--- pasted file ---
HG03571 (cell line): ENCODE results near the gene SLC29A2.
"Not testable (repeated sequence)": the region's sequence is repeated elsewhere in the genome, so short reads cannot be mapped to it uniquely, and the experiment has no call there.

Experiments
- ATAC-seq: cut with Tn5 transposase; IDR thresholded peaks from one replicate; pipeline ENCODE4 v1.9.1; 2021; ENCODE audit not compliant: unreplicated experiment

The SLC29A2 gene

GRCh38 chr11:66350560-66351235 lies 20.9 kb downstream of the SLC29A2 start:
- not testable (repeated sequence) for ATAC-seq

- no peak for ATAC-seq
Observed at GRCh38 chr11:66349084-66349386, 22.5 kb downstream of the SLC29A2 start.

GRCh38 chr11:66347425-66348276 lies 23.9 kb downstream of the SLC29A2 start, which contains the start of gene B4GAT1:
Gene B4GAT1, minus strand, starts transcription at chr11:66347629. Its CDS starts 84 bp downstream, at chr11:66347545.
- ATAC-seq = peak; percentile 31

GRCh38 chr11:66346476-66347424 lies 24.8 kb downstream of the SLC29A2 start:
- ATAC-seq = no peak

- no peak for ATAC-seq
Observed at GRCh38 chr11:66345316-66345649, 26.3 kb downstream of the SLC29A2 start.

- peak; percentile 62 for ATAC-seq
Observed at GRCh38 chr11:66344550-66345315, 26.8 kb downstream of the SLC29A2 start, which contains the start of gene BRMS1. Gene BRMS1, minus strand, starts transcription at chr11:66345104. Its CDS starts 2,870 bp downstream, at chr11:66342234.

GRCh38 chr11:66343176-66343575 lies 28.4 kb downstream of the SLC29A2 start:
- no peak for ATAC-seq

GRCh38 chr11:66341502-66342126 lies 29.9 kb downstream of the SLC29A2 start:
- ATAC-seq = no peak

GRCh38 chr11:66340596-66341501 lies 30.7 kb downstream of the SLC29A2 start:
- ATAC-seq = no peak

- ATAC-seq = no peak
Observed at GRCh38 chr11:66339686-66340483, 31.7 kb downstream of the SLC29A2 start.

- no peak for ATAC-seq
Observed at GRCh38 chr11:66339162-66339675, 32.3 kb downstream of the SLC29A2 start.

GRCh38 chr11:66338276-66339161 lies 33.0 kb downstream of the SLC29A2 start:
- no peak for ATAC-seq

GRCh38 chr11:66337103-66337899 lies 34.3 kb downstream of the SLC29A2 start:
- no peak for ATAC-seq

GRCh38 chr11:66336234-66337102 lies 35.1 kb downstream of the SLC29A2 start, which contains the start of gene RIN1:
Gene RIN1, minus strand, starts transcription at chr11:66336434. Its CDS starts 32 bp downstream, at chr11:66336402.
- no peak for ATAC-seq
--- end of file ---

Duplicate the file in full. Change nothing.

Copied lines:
HG03571 (cell line): ENCODE results near the gene SLC29A2.
"Not testable (repeated sequence)": the region's sequence is repeated elsewhere in the genome, so short reads cannot be mapped to it uniquely, and the experiment has no call there.

Experiments
- ATAC-seq: cut with Tn5 transposase; IDR thresholded peaks from one replicate; pipeline ENCODE4 v1.9.1; 2021; ENCODE audit not compliant: unreplicated experiment

The SLC29A2 gene

GRCh38 chr11:66350560-66351235 lies 20.9 kb downstream of the SLC29A2 start:
- not testable (repeated sequence) for ATAC-seq

- no peak for ATAC-seq
Observed at GRCh38 chr11:66349084-66349386, 22.5 kb downstream of the SLC29A2 start.

GRCh38 chr11:66347425-66348276 lies 23.9 kb downstream of the SLC29A2 start, which contains the start of gene B4GAT1:
Gene B4GAT1, minus strand, starts transcription at chr11:66347629. Its CDS starts 84 bp downstream, at chr11:66347545.
- ATAC-seq = peak; percentile 31

GRCh38 chr11:66346476-66347424 lies 24.8 kb downstream of the SLC29A2 start:
- ATAC-seq = no peak

- no peak for ATAC-seq
Observed at GRCh38 chr11:66345316-66345649, 26.3 kb downstream of the SLC29A2 start.

- peak; percentile 62 for ATAC-seq
Observed at GRCh38 chr11:66344550-66345315, 26.8 kb downstream of the SLC29A2 start, which contains the start of gene BRMS1. Gene BRMS1, minus strand, starts transcription at chr11:66345104. Its CDS starts 2,870 bp downstream, at chr11:66342234.

GRCh38 chr11:66343176-66343575 lies 28.4 kb downstream of the SLC29A2 start:
- no peak for ATAC-seq

GRCh38 chr11:66341502-66342126 lies 29.9 kb downstream of the SLC29A2 start:
- ATAC-seq = no peak

GRCh38 chr11:66340596-66341501 lies 30.7 kb downstream of the SLC29A2 start:
- ATAC-seq = no peak

- ATAC-seq = no peak
Observed at GRCh38 chr11:66339686-66340483, 31.7 kb downstream of the SLC29A2 start.

- no peak for ATAC-seq
Observed at GRCh38 chr11:66339162-66339675, 32.3 kb downstream of the SLC29A2 start.

GRCh38 chr11:66338276-66339161 lies 33.0 kb downstream of the SLC29A2 start:
- no peak for ATAC-seq

GRCh38 chr11:66337103-66337899 lies 34.3 kb downstream of the SLC29A2 start:
- no peak for ATAC-seq

GRCh38 chr11:66336234-66337102 lies 35.1 kb downstream of the SLC29A2 start, which contains the start of gene RIN1:
Gene RIN1, minus strand, starts transcription at chr11:66336434. Its CDS starts 32 bp downstream, at chr11:66336402.
- no peak for ATAC-seq